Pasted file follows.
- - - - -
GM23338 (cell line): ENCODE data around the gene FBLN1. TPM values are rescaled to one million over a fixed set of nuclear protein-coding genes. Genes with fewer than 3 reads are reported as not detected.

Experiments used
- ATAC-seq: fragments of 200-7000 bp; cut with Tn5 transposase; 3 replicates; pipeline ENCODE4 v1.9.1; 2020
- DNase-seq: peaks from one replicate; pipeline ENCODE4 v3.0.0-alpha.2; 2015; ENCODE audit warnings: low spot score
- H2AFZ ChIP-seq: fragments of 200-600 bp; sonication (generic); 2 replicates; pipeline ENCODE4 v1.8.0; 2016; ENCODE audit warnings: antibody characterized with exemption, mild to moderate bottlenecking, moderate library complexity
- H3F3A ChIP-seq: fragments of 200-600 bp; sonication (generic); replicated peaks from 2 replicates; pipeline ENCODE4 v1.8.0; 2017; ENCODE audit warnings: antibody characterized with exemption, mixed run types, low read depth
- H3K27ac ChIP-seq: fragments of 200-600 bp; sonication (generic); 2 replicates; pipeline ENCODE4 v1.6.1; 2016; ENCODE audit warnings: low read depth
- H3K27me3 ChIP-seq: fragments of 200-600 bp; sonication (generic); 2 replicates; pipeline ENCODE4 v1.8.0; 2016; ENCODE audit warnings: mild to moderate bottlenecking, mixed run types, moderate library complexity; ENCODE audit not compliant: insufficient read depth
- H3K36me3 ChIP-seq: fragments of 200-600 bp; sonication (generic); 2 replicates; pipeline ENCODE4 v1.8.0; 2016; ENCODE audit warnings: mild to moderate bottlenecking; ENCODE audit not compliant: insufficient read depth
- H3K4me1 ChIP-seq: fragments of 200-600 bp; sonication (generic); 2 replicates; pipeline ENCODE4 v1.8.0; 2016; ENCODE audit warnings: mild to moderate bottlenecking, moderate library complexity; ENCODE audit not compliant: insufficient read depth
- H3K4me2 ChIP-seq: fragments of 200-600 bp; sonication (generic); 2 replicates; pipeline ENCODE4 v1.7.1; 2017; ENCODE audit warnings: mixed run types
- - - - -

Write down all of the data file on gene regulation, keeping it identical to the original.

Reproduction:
GM23338 (cell line): ENCODE data around the gene FBLN1. TPM values are rescaled to one million over a fixed set of nuclear protein-coding genes. Genes with fewer than 3 reads are reported as not detected.

Experiments used
- ATAC-seq: fragments of 200-7000 bp; cut with Tn5 transposase; 3 replicates; pipeline ENCODE4 v1.9.1; 2020
- DNase-seq: peaks from one replicate; pipeline ENCODE4 v3.0.0-alpha.2; 2015; ENCODE audit warnings: low spot score
- H2AFZ ChIP-seq: fragments of 200-600 bp; sonication (generic); 2 replicates; pipeline ENCODE4 v1.8.0; 2016; ENCODE audit warnings: antibody characterized with exemption, mild to moderate bottlenecking, moderate library complexity
- H3F3A ChIP-seq: fragments of 200-600 bp; sonication (generic); replicated peaks from 2 replicates; pipeline ENCODE4 v1.8.0; 2017; ENCODE audit warnings: antibody characterized with exemption, mixed run types, low read depth
- H3K27ac ChIP-seq: fragments of 200-600 bp; sonication (generic); 2 replicates; pipeline ENCODE4 v1.6.1; 2016; ENCODE audit warnings: low read depth
- H3K27me3 ChIP-seq: fragments of 200-600 bp; sonication (generic); 2 replicates; pipeline ENCODE4 v1.8.0; 2016; ENCODE audit warnings: mild to moderate bottlenecking, mixed run types, moderate library complexity; ENCODE audit not compliant: insufficient read depth
- H3K36me3 ChIP-seq: fragments of 200-600 bp; sonication (generic); 2 replicates; pipeline ENCODE4 v1.8.0; 2016; ENCODE audit warnings: mild to moderate bottlenecking; ENCODE audit not compliant: insufficient read depth
- H3K4me1 ChIP-seq: fragments of 200-600 bp; sonication (generic); 2 replicates; pipeline ENCODE4 v1.8.0; 2016; ENCODE audit warnings: mild to moderate bottlenecking, moderate library complexity; ENCODE audit not compliant: insufficient read depth
- H3K4me2 ChIP-seq: fragments of 200-600 bp; sonication (generic); 2 replicates; pipeline ENCODE4 v1.7.1; 2017; ENCODE audit warnings: mixed run types